Measures: Well-being

Users’ well-being was assessed using the WHO-5 Well-being Index, which is a brief 5-item self-reported measure [27]. Participants were asked to report their experiences in the past 2 weeks (eg, “I have felt cheerful and in good spirits”) on a 6-point Likert scale, ranging from 0 (at no time) to 5 (all of the time). The raw well-being score theoretically ranges from 0 (absence of well-being) to 25 (maximal well-being). However, as scales measuring health-related quality of life are typically translated to a percentage-based scale, ranging from 0 to 100, it is recommended to multiply the raw score by 4. A score below 50% reflects poor well-being, and a 10-point change in the translated score is seen as clinically significant [28]. The WHO-5 has shown both clinical and psychometric validity (for a systematic review, see Topp et al [28]) and has been previously integrated in mental health– and physical health–related mobile apps [29-31]. The WHO-5 was also found to be reliable for assessing children and adolescents’ well-being [32-34].

Statistical Approach

We first conducted a 1-way ANOVA to test for differences in the WHO-5 baseline scores between participants according to the number of times they have answered the questionnaire. In this analysis, we also considered those who answered only once, to test whether there were differences in well-being between those who chose to answer only once and those who continued to answer the questionnaire. Next, we described the descriptive statistics of the sample. Finally, to account for the structure of data, in which we had several time points of assessment for each user (between 2 and 5), we conducted latent growth curve modeling, in which we examined the change in the WHO-5 assessment over time. We first conducted an intercept-only model, in which the intercept variance was constrained to 0, so we only assessed the mean. In the second model, we conducted a random-intercept model and allowed users to differ in their starting point. In the third model, we added a random slope (ie, users are changing in different ways) but set the average slope to 0. Finally, in the fourth model, we estimated the real slope. After each step, we estimated the fit of the model to test whether adding each component improved the model. Figure 1 is an illustration for the final model. The analysis was conducted using the lavaan package in R statistical software (version 3.5.1; R Foundation for Statistical Computing) [35].

Figure 1. An illustration of the latent growth curve model. T: time point; WHO-5: 5-item World Health Organization Well-being Index.

First, we tested for differences in WHO-5 baseline scores between all participants according to the number of times they have answered the questionnaire, using the aov function in R statistical software [36]. No significant difference was found between the groups (F4,43,232=0.35; P=.84).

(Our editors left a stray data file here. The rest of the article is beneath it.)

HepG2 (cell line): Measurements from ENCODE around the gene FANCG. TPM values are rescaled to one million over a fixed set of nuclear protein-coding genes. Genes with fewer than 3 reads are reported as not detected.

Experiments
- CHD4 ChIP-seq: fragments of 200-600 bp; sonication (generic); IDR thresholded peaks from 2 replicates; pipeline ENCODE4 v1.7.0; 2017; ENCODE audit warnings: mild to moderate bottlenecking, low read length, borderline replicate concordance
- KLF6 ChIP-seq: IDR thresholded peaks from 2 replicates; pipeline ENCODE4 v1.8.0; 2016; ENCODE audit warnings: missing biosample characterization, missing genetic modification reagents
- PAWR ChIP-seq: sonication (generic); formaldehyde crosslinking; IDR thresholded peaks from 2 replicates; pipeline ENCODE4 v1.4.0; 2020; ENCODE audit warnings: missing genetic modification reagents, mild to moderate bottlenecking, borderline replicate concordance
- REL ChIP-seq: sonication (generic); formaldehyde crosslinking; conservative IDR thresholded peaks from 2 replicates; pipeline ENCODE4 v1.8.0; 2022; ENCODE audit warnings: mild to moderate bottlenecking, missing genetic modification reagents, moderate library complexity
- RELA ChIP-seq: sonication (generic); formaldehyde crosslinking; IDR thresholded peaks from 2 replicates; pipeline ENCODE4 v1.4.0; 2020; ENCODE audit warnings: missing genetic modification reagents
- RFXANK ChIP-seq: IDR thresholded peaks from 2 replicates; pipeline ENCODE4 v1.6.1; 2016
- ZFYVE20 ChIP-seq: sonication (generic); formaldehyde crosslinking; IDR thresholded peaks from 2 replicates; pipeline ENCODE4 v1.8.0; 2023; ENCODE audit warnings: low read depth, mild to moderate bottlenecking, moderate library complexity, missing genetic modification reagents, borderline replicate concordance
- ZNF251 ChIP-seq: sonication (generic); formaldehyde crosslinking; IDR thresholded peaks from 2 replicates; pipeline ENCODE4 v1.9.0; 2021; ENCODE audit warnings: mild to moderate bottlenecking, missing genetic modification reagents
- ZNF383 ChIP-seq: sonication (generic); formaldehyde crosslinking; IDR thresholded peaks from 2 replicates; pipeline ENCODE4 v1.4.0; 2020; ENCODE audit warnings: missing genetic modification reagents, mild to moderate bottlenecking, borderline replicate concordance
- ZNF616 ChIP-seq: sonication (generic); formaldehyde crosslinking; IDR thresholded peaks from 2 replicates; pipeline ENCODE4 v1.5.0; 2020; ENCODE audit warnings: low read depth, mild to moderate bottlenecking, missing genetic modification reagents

On average, users interacted with for 45.39 (SD 46.77; range 2-634) days. Table 1 describes the averages of the WHO-5 assessment at each time point (T). The average well-being score at T1 was below 50 (mean 39.28, SD 18.15), indicating that, on average, users experienced reduced well-being [28]. However, the average score increased over time, reaching an average of 53.63 (SD 21.32) in T5, 85 days after the first assessment (approximately 2.5 months). The average number of days that have passed between each assessment increased over time, with the average number of days being 25.80 days between T1 and T2 and 36.62 days between T4 and T5.

The results of the latent growth curve modeling, in which we assessed the difference in the WHO-5 assessments over time, are presented in Table 2. As can be seen in Table 2, the model fit improved from the first model to the last model, with the fourth model showing the best goodness of fit. As can be seen in the fourth model, participants’ well-being significantly increased over time (β=2.49; P<.001). Figure 2 depicts the change in the WHO-5 over time. However, the negative covariance between the intercept and slope indicates that users who were lower in well-being show a bigger increase in well-being than users who were higher in well-being, as could be expected.

Table 1. Number of participants, mean, and SD of the WHO-5a assessments at each time point and average time elapsed between each time point.
TbParticipant, nWHO-5 score, mean (SD)Average time between Tn – Tn + 1
110,38739.28 (18.17)
210,38747.18 (19.68)25.80
3480149.85 (20.15)25.70
4232452.09 (20.45)30.81
5107253.64 (21.32)36.62

aWHO-5: 5-item World Health Organization Well-being Index.

bT: time point.

Table 2. Latent growth curve modeling of the associations between time and users’ engagement and the 5-item World Health Organization Well-being Index.
ModelIntercept (σ2)SESlope (σ2)Intercept-slope covarianceGoodness of fit

Intercept only50.25 (0)393.2N/AdN/A2884.86 (18)0.390.430
Random intercept50.25 (212.03)181.70N/AN/A794.52 (17)